You can start onion seeds indoors in early spring and plant the sets but no, they don't have to overwinter or anything. You do have to select your varieties correctly as they require varying day lengths to set bulbs. It is easier to plant sets because you don't have to thin and you don't have to start quite as early.


Any idea how long it takes, indoors, to get seeds to sets? Something like a yellow onion.

don't know how long it would take, but you can start your seeds indoors 4 weeks before last frost. If you want to grow sets for the next year you can transplant them outside after frost danger and basically harvest as you normally would but do it when the stalks are only about 8-10 inches high and the bulbs have just begun to swell. cure just like normal and store till next spring (cool dark airy place) or layer them in straw in late fall for early spring onions, if your climate allows.


I gotta try this. Now I wonder if I can even buy seeds locally.

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Re: Growing food - The Garden Thread
« Reply #56 on: March 15, 2012, 10:30:08 AM »
I just asked my wife (the REAL gardener around here) about her schedule for starting onions from seeds.  She said it takes a couple months for them to be ready to set out, but they'll keep in the pot a long time.  She's planted sets started from seeds 6 months earlier.  Often she'll plant the seeds in the spring, but plant the sets from them in the fall to overwinter.
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Offline euge

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Re: Growing food - The Garden Thread
« Reply #57 on: March 15, 2012, 10:37:40 AM »
This is where I got most of my onion info.

http://aggie-horticulture.tamu.edu/archives/parsons/publications/onions/oniongro.html

I plan to spray some herbicide down to kill the grass, then turn it after a couple of days. Then the raised beds will be filled. I will lay mulch and perhaps gravel around the planters to keep the grass at bay. It will grow up the inside and is a real PITA to eradicate.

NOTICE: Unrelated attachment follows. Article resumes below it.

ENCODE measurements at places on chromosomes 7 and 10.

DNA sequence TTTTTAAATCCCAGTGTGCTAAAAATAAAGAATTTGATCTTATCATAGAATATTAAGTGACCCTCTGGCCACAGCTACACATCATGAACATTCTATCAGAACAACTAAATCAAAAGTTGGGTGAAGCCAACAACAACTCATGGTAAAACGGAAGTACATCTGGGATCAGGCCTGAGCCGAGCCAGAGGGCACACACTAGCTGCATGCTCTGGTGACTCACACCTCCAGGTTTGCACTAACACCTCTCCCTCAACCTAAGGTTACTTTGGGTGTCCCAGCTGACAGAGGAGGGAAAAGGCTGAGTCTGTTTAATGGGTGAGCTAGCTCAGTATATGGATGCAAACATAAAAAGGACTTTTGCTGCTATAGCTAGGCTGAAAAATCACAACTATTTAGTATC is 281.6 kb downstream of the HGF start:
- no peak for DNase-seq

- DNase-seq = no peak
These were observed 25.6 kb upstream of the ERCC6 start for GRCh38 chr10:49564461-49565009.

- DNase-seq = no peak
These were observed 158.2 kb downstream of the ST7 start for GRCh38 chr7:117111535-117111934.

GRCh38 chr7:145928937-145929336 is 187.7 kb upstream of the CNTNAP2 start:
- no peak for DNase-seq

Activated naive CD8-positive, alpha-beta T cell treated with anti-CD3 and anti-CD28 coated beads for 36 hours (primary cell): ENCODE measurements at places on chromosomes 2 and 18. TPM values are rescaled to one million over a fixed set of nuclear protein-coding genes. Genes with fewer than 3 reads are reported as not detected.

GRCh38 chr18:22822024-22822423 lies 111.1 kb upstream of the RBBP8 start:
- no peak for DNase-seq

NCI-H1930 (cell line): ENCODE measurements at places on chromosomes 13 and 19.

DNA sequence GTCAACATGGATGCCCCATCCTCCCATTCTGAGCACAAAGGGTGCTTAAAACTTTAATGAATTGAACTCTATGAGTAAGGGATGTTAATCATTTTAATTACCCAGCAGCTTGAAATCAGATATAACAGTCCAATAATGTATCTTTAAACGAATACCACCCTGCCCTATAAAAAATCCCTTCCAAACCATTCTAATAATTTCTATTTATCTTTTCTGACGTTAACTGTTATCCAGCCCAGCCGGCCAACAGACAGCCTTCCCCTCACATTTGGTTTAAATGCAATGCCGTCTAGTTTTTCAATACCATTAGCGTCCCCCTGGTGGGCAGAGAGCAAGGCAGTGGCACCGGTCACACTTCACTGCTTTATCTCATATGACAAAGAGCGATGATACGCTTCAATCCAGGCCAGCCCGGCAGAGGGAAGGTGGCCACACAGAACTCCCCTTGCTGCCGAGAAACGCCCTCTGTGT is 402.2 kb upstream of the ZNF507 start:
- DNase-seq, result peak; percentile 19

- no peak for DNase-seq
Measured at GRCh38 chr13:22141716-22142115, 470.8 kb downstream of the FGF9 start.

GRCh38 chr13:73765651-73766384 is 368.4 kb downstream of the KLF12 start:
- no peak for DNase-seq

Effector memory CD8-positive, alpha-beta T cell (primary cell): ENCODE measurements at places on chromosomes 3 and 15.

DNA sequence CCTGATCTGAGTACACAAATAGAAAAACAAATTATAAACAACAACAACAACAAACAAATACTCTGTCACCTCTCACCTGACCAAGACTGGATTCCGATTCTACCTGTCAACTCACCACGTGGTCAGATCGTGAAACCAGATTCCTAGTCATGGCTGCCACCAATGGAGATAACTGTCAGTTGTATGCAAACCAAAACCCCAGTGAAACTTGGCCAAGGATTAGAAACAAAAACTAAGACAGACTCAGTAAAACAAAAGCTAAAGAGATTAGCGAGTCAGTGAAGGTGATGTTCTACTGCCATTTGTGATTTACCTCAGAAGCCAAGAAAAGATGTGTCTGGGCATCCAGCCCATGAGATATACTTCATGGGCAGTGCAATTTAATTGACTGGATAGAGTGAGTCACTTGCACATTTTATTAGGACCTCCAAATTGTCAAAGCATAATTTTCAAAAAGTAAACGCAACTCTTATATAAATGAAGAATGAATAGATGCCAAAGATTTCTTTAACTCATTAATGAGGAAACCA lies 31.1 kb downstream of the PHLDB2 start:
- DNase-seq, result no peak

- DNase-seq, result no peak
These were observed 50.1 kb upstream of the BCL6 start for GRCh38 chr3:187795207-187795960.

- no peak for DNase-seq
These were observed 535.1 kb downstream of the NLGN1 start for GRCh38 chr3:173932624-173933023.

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Re: Growing food - The Garden Thread
« Reply #58 on: March 15, 2012, 10:50:11 AM »
This is where I got most of my onion info.

http://aggie-horticulture.tamu.edu/archives/parsons/publications/onions/oniongro.html

I plan to spray some herbicide down to kill the grass, then turn it after a couple of days. Then the raised beds will be filled. I will lay mulch and perhaps gravel around the planters to keep the grass at bay. It will grow up the inside and is a real PITA to eradicate.

man, don't use herbicides! why spend the money to get healthy soil trucked in and then poison it? That stuff is bad for works, soil bacteria and therefore long term health of your soil. mulch with 6 or 8 inches of compost or even plastic or cardboard around the planters to keep the grass down. remember those grass roots, although annoying will break down and add structure to your soil!

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Re: Growing food - The Garden Thread
« Reply #59 on: March 15, 2012, 10:54:46 AM »
This is where I got most of my onion info.

http://aggie-horticulture.tamu.edu/archives/parsons/publications/onions/oniongro.html

I plan to spray some herbicide down to kill the grass, then turn it after a couple of days. Then the raised beds will be filled. I will lay mulch and perhaps gravel around the planters to keep the grass at bay. It will grow up the inside and is a real PITA to eradicate.

man, don't use herbicides! why spend the money to get healthy soil trucked in and then poison it? That stuff is bad for works, soil bacteria and therefore long term health of your soil. mulch with 6 or 8 inches of compost or even plastic or cardboard around the planters to keep the grass down. remember those grass roots, although annoying will break down and add structure to your soil!

+ a bazillion.  No need to spray, just cut it short and cover it with many many layers of old newspaper and put your fill on top.
Joe